Originally Posted by HughN
They were a "finger in the air", "not to scale", "the value of your investment can go down as well as up" type bodge I hasten to add!
Maybe, but the calculations i carried out were'nt.....the point was not to focus on the exact figures but to show the higher bending stress at the end of the rails.
Originally Posted by Markyboyo
I've always thought my 1300GW trailer with 1000kg capacity was a little under engineered and it is defo less rigid than I would like. It only uses 2 80*40*3 chassis rails with no additional reinforcement. Its from one of the respected manufacturers who is well regarded on here and elsewhere but I am now wondering if it is up to the job.........
I gotta admit that all the other 1300 kg trailers I have seen have top and bottom rails on each side, not just one.
I'm sure it will be fine...the case discussed in this thread involves only one particular home built trailer and dont forget, any trailer can be overloaded if it is not set-up correctly.
You have to take into account also that i never included a safety factor when working out the loadings ie: i never increased the loadings by a set percentage to take into account potential overloading, shock loading and wear on the chassis itself. By the same token though i never took into account the heavy angle bar u-bolted to the chassis rails just above the axle. As i mentioned previously, this angle bar will have a positive effect on the load handling ability of the trailer in question.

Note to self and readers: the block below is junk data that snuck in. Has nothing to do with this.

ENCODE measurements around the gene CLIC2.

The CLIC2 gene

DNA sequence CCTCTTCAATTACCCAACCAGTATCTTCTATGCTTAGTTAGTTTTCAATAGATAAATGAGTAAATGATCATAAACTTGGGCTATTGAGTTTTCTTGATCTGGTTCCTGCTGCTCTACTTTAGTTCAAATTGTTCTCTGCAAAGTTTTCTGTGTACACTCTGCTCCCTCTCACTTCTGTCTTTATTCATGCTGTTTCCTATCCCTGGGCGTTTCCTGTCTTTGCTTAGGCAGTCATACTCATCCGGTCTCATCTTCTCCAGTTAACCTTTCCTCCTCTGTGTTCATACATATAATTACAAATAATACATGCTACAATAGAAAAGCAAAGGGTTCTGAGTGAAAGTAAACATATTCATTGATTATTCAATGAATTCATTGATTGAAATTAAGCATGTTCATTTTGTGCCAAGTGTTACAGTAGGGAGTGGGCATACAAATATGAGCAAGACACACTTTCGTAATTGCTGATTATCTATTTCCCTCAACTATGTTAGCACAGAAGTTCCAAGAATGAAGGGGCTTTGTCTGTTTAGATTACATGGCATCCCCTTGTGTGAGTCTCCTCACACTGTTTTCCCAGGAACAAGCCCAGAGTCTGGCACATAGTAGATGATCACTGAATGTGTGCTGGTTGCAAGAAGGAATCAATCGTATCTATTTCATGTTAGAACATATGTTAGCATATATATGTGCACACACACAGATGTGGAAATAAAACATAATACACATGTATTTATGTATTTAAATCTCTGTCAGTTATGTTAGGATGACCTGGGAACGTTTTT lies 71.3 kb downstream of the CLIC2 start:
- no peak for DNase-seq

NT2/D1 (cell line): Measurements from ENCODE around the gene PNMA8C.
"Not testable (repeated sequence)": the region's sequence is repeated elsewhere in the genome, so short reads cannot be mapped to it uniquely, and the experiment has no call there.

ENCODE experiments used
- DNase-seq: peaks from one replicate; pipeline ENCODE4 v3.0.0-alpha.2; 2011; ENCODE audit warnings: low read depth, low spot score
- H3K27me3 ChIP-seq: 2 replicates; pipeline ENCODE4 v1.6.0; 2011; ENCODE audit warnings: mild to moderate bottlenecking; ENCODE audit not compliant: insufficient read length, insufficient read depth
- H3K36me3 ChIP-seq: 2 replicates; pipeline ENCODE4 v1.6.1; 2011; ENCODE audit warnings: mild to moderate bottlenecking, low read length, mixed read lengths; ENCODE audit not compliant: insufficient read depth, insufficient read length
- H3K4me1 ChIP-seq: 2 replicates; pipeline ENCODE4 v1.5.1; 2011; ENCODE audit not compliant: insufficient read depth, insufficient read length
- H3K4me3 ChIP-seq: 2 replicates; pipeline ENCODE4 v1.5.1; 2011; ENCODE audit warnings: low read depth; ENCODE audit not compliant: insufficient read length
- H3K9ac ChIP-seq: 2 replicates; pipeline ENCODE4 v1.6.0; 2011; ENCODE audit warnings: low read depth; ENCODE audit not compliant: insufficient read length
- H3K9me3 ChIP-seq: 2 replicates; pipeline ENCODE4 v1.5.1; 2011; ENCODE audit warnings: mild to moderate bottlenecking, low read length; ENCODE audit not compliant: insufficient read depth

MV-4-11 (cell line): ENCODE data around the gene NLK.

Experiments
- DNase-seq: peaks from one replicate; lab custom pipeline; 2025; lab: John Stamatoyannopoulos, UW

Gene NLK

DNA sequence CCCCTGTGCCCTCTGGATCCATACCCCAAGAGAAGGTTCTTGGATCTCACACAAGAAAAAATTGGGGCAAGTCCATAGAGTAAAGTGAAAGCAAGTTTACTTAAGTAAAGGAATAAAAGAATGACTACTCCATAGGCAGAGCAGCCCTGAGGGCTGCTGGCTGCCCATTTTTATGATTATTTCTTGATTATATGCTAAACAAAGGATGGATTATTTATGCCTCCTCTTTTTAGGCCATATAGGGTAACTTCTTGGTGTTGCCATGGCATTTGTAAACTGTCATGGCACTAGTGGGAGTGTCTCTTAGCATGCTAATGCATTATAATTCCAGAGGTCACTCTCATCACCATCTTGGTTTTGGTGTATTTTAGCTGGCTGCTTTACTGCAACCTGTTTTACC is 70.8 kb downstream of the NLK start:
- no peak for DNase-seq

If i had to certify Jeepster's trailer i would agree that 800kg's is probably a sensible load limit as quoted by Indespension (not the 1300kgs he initially hoped for and subject of course to all components being welded together correctly).
As to why your trailer has a higher GW, this could be down to many factors like quality of steel used, set-up of the axle/rail, whether its a bunk trailer/swingbeam trailer etc...